“Democracy has begun in Guinea,” said Mamadou Diallo, 47, who is regaining the use of his hand severed in the September 2009 bloody military crackdown many say was the turning point that paved the way for the unprecedented presidential election set for 27 June.
After 52 years of dictatorial rule with occasional elections deemed by most as pure theatre to keep the military ruler in power, Guineans will select from 24 civilian candidates, with no incumbent on the ballot.
The capital Conakry is plastered with candidates’ billboards and banners calling for transparency and stability. Night-time silhouettes of people crowded into pick-ups could be mistaken for armed soldiers, long a fixture in the streets, but on closer inspection one sees they are youths demonstrating for their favourite political leaders.
“One cannot even qualify how much is at stake,” Thierno Baldé, head of a youth association, told IRIN on 21 June, just back from a civil society-sponsored nationwide tour to talk with youths about preventing election violence. “This will be the first time ever Guinea will have a leader chosen by the people.”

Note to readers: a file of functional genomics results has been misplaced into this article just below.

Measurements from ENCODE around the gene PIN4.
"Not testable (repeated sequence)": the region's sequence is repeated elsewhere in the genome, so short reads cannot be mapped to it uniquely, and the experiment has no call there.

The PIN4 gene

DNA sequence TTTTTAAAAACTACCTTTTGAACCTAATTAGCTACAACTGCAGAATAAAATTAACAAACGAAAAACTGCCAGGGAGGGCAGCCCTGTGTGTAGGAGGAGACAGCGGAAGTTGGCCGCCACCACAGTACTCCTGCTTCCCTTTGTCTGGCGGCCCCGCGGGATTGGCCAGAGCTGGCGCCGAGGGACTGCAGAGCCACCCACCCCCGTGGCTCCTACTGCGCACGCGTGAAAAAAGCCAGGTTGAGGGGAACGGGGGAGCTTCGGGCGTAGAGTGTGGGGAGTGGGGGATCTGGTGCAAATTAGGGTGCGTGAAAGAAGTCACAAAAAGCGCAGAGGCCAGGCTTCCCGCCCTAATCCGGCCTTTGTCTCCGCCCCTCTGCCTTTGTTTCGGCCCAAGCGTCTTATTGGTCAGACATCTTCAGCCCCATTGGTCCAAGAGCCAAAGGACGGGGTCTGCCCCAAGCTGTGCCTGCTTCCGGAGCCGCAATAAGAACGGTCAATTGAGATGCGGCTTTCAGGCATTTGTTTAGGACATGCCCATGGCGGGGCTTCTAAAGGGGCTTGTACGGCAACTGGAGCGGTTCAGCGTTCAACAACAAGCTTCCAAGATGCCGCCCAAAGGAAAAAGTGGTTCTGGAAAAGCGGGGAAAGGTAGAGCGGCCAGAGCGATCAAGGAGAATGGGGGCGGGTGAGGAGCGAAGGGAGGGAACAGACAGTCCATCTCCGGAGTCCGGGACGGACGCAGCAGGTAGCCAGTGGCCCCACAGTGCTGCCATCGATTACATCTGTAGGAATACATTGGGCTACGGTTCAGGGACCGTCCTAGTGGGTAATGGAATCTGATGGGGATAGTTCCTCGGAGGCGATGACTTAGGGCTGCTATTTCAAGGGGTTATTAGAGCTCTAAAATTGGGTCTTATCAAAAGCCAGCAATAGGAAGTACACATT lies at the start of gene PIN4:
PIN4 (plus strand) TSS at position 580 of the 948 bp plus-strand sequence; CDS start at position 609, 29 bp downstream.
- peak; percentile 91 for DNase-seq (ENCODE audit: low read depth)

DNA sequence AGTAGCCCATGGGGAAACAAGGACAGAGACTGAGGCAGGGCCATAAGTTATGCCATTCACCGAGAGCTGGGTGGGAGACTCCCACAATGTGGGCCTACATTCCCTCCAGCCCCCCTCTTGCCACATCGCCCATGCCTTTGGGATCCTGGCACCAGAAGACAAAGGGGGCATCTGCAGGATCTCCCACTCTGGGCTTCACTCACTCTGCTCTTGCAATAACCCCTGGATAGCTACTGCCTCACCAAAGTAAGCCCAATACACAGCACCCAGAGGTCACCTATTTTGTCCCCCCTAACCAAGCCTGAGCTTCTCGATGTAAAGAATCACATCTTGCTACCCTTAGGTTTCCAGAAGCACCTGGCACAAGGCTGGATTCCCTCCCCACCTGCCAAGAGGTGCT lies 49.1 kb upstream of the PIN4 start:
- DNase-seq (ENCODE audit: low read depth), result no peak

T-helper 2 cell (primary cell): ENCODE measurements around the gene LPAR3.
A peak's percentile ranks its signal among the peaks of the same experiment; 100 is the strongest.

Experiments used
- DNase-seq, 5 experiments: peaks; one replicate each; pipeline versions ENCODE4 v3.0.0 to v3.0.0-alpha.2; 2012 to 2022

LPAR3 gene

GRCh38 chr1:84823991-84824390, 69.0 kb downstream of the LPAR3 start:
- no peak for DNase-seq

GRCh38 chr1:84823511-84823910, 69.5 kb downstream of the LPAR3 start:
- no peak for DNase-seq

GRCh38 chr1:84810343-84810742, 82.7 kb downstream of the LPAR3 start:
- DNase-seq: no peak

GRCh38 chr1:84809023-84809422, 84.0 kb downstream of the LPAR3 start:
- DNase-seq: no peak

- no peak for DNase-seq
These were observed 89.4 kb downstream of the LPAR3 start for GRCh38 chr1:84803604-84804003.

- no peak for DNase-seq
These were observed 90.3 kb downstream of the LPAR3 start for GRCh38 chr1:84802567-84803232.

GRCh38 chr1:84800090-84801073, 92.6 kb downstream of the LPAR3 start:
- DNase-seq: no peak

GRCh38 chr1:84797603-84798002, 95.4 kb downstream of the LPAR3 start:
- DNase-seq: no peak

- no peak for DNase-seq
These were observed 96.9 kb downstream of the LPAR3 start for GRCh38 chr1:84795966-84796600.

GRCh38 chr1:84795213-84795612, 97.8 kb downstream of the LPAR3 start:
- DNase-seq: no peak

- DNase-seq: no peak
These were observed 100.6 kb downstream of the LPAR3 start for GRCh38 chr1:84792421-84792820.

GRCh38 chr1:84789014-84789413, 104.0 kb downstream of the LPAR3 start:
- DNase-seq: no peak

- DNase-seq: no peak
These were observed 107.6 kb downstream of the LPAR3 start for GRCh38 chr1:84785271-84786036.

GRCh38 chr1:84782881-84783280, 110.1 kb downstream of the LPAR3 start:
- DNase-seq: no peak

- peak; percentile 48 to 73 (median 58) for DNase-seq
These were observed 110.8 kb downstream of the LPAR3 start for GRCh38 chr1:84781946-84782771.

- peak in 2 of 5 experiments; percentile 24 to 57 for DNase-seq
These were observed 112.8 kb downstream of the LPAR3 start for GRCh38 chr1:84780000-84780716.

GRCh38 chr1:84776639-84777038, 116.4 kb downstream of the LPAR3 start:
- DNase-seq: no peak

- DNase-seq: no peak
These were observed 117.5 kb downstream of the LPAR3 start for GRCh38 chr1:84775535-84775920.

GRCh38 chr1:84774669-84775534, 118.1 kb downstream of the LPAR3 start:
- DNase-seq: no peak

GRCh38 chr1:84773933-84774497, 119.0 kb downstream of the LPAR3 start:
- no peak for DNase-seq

After extensive involvement and financial support by the international community Guineans and Guinea watchers are hopeful. It is the first time since military ruler Lansana Conté took power in a 1984 coup - after the death of Ahmed Sékou Touré - that elected civilian rule is within reach.
But given the country’s lack of a democratic tradition, long-time indiscipline in the military, and politics steeped in ethnic divisions, researchers and election experts say the bar is relatively low. Many hope the country can simply pull off a peaceful poll in which contenders will accept the results. A second round, if necessary, would be held on 18 July.